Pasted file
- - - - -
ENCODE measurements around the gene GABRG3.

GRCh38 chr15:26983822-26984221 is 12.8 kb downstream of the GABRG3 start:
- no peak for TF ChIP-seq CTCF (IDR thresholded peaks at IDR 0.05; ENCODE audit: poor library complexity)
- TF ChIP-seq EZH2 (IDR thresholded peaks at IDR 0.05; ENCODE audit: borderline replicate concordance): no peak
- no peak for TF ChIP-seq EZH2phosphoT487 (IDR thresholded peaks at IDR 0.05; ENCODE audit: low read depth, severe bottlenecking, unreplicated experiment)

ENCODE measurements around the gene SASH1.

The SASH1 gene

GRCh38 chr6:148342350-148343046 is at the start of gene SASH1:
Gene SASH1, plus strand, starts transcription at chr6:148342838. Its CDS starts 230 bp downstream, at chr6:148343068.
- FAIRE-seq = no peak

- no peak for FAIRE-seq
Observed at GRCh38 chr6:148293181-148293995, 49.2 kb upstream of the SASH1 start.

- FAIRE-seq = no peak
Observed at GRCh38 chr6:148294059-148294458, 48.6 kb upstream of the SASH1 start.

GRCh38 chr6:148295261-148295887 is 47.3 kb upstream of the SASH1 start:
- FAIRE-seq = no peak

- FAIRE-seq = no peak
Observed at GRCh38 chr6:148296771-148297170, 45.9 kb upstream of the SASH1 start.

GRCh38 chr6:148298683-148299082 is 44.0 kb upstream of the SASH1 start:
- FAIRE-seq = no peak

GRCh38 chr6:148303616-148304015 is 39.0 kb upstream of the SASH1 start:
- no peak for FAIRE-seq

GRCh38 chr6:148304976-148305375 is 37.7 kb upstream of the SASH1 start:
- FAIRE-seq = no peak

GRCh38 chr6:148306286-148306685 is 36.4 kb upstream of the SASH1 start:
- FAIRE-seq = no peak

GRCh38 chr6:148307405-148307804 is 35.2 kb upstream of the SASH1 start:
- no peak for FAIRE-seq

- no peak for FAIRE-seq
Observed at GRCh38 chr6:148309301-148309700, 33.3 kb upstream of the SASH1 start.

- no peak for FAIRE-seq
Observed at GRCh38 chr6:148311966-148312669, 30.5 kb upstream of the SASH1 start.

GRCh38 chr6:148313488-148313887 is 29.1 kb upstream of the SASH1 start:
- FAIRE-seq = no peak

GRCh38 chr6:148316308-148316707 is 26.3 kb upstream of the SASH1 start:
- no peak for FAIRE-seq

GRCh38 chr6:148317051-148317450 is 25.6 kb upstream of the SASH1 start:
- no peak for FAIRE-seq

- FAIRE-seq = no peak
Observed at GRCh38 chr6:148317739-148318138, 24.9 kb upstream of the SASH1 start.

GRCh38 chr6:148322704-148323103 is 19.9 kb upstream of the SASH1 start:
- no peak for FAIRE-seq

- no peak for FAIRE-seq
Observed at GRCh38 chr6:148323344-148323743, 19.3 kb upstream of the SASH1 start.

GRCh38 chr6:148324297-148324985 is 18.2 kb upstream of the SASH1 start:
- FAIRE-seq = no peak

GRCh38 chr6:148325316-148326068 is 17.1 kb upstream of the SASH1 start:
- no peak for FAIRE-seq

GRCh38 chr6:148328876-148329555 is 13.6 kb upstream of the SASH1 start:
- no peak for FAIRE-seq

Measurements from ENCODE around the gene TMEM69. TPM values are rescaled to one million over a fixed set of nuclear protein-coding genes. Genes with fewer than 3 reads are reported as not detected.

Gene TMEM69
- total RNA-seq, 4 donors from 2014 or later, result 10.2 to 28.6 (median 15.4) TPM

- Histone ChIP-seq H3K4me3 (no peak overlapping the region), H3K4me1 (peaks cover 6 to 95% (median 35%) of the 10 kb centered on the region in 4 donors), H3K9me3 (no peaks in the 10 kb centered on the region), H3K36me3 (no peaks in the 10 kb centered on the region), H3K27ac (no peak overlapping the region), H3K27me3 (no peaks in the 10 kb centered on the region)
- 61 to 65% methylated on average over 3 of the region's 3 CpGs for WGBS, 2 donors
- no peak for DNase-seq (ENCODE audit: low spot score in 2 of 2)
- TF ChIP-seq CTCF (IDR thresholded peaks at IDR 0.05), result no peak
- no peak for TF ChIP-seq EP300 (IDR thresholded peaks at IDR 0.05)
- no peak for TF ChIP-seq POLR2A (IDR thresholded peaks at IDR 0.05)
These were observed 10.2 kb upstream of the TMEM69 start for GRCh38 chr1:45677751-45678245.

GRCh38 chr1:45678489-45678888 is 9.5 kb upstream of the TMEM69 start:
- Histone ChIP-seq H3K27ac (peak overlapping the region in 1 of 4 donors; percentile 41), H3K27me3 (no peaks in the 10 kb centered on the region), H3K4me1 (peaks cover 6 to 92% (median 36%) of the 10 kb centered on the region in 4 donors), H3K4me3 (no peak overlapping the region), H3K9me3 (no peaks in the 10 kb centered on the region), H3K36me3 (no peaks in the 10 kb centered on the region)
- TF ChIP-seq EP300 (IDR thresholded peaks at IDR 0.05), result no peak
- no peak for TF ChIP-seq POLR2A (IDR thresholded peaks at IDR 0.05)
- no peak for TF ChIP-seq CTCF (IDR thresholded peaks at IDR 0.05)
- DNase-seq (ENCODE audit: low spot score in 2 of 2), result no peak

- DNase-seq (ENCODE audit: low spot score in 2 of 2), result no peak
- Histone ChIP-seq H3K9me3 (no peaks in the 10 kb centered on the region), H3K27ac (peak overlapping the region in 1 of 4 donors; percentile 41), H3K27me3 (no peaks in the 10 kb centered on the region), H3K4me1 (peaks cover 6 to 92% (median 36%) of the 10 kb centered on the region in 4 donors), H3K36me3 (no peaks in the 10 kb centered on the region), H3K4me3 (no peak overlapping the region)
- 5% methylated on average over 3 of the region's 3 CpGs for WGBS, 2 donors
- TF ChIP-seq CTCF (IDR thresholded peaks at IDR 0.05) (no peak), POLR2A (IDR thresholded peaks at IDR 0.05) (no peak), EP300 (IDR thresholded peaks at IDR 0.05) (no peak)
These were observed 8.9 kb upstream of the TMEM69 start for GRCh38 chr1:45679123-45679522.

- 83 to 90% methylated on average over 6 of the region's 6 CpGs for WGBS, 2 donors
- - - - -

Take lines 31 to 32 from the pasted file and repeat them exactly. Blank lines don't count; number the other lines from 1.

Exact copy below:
- no peak for FAIRE-seq
Observed at GRCh38 chr6:148311966-148312669, 30.5 kb upstream of the SASH1 start.